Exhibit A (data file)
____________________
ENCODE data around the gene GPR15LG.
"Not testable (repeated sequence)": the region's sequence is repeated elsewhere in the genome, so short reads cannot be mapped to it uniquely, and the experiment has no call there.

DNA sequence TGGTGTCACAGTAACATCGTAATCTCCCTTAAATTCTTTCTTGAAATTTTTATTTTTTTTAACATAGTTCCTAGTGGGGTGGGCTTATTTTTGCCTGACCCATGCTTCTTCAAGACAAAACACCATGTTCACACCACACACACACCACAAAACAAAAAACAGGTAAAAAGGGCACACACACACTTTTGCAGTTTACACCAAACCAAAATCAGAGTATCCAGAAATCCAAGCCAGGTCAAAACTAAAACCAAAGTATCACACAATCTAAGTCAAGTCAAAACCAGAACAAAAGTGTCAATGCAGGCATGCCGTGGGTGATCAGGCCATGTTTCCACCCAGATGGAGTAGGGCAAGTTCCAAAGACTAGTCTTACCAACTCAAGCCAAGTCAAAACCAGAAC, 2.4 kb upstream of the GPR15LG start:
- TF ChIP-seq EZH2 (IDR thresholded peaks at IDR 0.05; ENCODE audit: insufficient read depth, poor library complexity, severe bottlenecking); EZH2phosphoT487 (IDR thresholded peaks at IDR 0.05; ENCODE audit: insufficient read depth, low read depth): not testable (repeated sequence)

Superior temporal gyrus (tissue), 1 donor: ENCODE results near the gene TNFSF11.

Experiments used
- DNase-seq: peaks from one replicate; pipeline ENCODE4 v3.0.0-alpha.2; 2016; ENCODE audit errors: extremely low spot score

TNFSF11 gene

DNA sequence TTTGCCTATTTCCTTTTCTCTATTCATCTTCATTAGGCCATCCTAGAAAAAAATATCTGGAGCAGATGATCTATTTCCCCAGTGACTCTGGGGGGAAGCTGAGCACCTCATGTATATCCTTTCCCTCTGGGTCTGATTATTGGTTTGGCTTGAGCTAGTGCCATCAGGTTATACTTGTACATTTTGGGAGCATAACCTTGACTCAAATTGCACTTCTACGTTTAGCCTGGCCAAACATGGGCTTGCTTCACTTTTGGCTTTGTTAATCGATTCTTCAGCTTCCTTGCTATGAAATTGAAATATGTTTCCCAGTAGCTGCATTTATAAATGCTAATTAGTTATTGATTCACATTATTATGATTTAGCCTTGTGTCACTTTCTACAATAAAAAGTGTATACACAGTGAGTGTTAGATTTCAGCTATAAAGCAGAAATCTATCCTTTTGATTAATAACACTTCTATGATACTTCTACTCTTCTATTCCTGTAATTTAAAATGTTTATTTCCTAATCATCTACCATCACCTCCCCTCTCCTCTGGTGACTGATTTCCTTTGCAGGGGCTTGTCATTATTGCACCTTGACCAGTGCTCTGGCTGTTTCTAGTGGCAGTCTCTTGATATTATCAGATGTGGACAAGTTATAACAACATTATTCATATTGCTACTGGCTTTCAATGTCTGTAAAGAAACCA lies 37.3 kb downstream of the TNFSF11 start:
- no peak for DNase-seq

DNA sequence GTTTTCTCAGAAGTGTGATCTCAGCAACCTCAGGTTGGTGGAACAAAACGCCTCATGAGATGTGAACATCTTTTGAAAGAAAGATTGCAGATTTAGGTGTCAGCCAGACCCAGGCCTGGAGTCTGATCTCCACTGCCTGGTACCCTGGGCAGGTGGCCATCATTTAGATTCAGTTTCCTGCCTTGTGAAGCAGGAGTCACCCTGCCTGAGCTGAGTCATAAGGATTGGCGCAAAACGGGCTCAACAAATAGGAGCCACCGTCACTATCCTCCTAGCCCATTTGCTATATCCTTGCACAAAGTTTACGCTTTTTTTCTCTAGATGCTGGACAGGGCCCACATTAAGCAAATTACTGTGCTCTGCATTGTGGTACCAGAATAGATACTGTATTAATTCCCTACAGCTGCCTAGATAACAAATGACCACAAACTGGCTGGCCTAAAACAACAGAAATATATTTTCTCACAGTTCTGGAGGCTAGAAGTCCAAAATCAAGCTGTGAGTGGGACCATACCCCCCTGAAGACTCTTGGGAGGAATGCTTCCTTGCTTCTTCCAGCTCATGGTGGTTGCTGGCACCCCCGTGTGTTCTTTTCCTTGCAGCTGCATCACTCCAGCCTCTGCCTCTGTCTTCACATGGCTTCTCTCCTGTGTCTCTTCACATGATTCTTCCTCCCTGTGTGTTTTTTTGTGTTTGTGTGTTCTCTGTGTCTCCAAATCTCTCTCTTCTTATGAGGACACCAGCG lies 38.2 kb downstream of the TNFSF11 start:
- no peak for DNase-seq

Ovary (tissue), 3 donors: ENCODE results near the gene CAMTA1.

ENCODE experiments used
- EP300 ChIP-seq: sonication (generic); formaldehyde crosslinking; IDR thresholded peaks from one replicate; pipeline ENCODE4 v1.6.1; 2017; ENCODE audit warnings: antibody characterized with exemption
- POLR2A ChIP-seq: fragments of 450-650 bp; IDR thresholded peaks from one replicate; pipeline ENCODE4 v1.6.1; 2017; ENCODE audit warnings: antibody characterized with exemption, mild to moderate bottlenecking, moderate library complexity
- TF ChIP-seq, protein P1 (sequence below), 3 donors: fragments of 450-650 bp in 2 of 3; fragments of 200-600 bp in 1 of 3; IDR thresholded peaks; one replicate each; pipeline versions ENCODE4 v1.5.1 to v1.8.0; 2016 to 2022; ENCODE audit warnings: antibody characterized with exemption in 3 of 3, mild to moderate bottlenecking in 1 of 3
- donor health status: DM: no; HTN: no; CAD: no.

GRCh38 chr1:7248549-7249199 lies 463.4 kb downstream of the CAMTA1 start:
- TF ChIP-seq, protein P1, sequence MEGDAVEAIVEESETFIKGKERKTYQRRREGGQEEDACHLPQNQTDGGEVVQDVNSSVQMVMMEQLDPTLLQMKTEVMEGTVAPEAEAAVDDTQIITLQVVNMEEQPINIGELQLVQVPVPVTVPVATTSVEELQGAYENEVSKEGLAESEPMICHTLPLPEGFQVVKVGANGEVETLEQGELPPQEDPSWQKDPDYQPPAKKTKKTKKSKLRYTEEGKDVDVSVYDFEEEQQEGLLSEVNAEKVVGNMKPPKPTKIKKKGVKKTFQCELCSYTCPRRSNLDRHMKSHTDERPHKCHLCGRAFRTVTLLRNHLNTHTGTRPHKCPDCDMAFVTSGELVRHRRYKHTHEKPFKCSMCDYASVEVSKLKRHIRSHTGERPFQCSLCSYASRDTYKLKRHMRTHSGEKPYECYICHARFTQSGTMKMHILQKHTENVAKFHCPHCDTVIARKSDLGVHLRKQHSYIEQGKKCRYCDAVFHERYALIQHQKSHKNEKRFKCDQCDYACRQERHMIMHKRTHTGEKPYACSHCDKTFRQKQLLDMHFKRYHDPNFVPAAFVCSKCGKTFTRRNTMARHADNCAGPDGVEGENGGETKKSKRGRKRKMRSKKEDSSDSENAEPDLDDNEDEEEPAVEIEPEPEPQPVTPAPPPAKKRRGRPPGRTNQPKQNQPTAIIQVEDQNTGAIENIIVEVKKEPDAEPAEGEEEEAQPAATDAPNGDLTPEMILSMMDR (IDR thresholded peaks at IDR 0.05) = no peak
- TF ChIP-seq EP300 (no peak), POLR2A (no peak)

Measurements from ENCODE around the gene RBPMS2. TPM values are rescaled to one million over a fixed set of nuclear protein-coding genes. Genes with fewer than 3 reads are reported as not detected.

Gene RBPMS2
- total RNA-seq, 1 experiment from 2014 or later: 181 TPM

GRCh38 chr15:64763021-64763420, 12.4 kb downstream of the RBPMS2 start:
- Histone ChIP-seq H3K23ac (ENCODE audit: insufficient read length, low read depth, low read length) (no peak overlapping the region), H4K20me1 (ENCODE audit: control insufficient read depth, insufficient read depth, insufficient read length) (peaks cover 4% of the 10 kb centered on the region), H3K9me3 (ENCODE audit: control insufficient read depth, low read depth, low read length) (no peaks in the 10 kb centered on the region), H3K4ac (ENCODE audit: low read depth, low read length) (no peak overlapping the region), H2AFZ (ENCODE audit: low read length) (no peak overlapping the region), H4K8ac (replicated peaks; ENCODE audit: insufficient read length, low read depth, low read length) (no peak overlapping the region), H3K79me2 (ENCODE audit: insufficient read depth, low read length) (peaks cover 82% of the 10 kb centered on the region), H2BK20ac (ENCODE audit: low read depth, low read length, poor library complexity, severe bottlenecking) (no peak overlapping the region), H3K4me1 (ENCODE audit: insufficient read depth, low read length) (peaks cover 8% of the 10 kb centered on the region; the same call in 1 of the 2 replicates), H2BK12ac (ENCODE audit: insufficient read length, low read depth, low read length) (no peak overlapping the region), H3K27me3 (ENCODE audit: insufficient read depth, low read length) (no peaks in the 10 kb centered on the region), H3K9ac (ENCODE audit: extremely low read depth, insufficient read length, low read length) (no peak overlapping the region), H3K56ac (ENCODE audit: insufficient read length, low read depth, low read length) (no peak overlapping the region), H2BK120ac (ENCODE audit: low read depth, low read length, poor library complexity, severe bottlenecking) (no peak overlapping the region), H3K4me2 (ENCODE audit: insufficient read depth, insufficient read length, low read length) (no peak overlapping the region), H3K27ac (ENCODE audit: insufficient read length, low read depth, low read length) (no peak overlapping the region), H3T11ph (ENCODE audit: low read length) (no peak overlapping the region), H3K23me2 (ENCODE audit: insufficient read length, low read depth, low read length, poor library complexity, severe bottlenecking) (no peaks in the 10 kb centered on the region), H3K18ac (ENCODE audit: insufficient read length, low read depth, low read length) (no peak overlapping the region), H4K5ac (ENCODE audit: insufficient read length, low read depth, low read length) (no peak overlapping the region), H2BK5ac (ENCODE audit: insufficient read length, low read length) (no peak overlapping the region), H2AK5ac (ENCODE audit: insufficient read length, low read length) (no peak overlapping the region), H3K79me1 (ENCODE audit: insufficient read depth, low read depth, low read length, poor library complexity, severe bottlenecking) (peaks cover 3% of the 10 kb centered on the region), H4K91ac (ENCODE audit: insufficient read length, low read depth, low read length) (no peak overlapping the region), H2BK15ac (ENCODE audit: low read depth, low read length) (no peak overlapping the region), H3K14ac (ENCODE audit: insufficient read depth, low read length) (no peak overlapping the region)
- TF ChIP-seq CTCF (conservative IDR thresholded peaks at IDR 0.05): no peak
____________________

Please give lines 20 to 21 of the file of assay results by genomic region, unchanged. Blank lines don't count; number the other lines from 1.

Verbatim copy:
- TF ChIP-seq, protein P1, sequence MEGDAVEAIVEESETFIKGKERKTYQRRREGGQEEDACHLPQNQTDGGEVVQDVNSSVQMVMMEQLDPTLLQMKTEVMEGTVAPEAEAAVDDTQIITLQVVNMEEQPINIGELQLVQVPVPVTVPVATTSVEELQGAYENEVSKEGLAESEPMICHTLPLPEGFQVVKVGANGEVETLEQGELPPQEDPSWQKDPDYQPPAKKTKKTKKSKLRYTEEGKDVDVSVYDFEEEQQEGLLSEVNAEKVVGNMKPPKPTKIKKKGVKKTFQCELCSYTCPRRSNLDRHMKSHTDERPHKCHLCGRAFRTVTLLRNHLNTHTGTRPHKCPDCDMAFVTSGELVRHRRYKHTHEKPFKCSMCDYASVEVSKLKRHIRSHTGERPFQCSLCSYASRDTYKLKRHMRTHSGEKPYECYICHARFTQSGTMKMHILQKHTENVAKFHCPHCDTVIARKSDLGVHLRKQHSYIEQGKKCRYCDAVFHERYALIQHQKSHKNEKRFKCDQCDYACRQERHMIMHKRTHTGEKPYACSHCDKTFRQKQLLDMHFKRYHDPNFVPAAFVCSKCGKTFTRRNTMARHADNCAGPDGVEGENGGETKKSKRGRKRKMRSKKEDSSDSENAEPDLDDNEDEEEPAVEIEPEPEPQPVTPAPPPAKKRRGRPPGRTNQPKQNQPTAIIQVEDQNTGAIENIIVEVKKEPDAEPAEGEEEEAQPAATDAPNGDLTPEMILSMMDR (IDR thresholded peaks at IDR 0.05) = no peak
- TF ChIP-seq EP300 (no peak), POLR2A (no peak)